“Well done.” Perveen Mistry spoke aloud as she slid the signed contracts into envelopes.
The Bombay Prince is the third book in Sujata Massey’s Perveen Mistry Murder Mystery series. Although the Australian cover declares the series as a murder mystery, Allen & Unwin classify it on their website under historical fiction (you can also read the first chapter there). As a reader, it is a delightful mix of the two. A murder certainly begins this story and gives it focus, but it is the historical fiction details that keep this particular reader intrigued.
Most of the Australian reviewers make the connection between this series and the Phyrne Fisher series. I would also add the Maisie Dobbs books. Curiously all three are set in the 1920’s – a time when women around the world were exploring some of their newfound educational and political freedoms, including opportunities for careers formerly dominated by men, as well as sexual and romantic affairs. The Rowland Sinclair series is another example, although the main protagonist is a man in Sulari Gentill’s stories.
I refer to these four series as cosy crimes.
The crimes are not described in graphic, grisly detail, although gruesome deeds are sometimes done, and our protagonists often face grave danger. The crimes drive the story, but it is the relationships at the heart of the books that attract most of the readers. That, and all the marvellous historical detail unearthed by the authors.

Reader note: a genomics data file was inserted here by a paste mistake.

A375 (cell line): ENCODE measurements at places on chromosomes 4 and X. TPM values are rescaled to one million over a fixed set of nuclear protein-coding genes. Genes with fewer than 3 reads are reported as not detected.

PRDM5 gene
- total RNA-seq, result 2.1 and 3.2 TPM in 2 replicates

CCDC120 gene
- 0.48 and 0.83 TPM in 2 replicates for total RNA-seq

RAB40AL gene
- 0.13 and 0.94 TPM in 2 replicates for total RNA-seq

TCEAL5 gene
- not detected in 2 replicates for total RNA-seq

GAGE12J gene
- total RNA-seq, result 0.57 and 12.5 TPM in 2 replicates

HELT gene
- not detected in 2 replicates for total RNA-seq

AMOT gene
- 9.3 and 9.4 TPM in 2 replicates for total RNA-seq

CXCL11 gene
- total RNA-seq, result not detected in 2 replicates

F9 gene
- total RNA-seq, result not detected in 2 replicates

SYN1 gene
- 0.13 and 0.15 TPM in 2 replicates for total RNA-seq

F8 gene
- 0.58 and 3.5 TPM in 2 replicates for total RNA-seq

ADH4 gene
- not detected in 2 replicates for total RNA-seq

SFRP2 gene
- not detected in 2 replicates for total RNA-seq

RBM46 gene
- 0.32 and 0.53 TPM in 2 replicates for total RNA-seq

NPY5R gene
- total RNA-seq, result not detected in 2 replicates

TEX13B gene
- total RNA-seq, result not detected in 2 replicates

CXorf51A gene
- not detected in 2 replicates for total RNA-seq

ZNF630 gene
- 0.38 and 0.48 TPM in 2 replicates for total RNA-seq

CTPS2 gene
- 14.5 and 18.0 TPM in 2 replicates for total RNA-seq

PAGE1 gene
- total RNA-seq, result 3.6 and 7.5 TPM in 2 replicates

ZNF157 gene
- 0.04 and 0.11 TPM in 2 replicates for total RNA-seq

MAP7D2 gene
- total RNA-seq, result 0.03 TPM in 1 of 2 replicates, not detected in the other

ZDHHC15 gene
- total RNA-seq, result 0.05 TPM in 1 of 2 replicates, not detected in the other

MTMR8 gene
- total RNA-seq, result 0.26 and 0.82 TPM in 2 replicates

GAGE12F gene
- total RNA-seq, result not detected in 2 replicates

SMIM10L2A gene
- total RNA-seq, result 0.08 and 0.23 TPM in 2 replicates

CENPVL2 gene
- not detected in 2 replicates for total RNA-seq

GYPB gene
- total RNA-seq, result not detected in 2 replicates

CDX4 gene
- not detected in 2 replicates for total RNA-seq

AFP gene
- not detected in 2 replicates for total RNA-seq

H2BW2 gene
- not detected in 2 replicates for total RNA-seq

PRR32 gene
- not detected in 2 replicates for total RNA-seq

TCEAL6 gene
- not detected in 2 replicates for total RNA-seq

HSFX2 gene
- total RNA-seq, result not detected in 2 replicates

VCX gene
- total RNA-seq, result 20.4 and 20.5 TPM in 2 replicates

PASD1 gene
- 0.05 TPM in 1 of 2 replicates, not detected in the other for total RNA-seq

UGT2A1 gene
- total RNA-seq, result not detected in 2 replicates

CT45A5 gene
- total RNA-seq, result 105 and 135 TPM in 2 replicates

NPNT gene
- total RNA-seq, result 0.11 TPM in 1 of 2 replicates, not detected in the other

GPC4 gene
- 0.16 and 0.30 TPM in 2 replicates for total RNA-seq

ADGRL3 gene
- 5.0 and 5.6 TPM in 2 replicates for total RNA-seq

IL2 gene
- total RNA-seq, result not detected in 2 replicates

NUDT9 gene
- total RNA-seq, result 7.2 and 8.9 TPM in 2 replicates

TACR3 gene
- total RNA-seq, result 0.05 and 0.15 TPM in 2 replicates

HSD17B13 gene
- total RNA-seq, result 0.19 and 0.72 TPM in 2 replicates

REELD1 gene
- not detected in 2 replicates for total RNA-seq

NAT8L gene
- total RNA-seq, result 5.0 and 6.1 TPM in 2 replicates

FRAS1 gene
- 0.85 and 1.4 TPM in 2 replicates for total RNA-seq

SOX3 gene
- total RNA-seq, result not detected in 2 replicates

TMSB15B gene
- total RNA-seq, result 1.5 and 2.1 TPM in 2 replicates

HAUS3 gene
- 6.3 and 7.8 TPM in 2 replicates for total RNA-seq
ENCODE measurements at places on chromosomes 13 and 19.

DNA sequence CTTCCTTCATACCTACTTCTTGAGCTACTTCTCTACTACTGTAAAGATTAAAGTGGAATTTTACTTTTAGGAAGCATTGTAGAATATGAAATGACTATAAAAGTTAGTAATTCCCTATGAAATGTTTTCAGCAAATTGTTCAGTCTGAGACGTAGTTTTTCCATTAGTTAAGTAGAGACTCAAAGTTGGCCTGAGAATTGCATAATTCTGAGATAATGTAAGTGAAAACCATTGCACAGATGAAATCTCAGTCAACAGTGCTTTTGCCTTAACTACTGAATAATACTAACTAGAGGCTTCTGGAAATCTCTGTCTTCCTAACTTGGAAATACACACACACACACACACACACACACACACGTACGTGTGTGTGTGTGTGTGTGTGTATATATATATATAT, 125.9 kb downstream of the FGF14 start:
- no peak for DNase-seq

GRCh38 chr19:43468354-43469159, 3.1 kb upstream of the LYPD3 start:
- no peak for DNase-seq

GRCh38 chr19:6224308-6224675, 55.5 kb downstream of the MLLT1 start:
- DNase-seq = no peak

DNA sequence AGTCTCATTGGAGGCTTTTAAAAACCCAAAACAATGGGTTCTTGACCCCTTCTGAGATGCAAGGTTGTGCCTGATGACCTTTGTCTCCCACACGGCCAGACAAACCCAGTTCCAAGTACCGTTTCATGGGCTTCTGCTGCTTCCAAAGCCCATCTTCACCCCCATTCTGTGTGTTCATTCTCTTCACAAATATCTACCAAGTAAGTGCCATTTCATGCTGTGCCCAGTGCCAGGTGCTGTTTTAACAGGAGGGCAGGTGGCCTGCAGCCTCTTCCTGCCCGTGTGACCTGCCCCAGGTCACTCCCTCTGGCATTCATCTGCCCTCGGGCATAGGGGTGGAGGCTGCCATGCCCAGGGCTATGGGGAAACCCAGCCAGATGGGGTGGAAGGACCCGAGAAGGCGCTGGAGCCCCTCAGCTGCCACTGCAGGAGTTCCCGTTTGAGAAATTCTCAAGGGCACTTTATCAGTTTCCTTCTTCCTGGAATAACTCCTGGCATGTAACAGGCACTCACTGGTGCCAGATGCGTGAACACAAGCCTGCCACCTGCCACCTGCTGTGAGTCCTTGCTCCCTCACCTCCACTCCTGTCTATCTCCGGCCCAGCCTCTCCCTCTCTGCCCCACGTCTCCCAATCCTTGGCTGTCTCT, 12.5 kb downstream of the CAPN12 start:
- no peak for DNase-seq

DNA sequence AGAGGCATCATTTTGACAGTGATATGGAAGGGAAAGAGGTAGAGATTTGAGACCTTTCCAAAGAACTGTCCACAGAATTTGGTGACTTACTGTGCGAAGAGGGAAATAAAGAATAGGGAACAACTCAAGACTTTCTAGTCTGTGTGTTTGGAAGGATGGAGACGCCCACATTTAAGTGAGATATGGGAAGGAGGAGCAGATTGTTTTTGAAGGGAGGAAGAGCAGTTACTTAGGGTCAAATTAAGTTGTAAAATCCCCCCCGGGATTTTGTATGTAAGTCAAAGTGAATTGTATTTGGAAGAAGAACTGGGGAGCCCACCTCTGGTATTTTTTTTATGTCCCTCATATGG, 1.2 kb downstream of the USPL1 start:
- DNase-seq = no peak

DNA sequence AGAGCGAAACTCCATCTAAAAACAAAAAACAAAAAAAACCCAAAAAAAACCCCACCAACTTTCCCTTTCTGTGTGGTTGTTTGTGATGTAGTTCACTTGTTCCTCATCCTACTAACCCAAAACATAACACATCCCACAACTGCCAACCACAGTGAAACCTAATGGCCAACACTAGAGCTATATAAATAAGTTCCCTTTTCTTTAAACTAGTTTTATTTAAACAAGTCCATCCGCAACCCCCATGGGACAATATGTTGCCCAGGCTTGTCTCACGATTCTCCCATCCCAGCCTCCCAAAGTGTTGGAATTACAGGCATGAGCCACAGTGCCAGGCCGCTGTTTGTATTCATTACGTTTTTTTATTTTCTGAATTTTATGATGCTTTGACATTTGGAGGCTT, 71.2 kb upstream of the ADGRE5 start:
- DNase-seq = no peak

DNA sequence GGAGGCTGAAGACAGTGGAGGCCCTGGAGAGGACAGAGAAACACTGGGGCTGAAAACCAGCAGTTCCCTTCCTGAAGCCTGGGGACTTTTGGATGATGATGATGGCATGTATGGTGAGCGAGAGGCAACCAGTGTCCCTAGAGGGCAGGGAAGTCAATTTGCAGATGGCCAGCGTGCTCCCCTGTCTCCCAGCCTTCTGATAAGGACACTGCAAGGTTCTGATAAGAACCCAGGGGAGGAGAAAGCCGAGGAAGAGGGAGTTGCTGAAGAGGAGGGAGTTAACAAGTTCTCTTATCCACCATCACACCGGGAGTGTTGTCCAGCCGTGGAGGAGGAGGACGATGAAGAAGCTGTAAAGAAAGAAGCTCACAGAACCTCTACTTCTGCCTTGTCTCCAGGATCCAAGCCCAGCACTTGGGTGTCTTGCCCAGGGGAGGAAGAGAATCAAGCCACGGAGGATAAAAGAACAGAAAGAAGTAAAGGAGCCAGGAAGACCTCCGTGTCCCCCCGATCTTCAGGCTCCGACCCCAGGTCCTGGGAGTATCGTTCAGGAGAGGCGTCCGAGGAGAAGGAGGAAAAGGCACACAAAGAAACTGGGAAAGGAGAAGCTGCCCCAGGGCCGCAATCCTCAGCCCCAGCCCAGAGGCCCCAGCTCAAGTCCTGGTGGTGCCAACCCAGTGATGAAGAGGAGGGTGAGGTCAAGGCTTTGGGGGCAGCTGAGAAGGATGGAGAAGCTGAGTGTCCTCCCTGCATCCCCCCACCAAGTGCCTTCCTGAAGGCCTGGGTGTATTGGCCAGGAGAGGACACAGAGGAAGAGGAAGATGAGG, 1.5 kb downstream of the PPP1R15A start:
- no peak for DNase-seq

The Bombay Prince is centred around the visit of Edward, Prince of Wales to India at the end of 1921. His visit sparked a series of hartals and riots in protest of British rule in India.
- Hartal – (in South Asia) a closure of shops and offices as a protest or a mark of sorrow. In India it became a term meaning general strike or protest, first used during the Indian Independence Movement. It is a Gujarati word, the language spoken by Mahatma Ghandi. It is one of the 198 methods for non-violent protest as listed by Gene Sharp.
This was an event in history that I knew absolutely nothing about. That is, I knew about the non-violent protests led by Ghandi and the general issues of concern, but I did not know about this specific event/visit.
The protests against British rule, quickly became sectarian, resulting in Ghandi calling off the action and pleading for calm and unity.
“We have no grudge against His Royal Highness the Prince of Wales,” said Gandhi, “but our ideas are against him as a symbol of oppression. We can show the world that such non-cooperation is just the reverse of the European doctrine of the sword. Let us act in accordance with the holy prophets of old. Non-cooperation without violence is the battle of the brave.”
…On November 17, 1921, the Prince of Wales landed in Bombay.
Loyal stooges of Britain went to greet the royal visitor. Those who were observing nonviolent non-cooperation did not stop them. However, religious and political hatreds fanned the flames. Riots started, many were killed, much property was destroyed. There was panic in the city.
Gandhi was in Bombay, and he rushed to the scene of disorder to stop the rioting. Order was finally restored. “Every man has the right to his religion and his own political opinion. Satyagraha will never succeed until man understands that,” Gandhi announced bitterly.Indo American News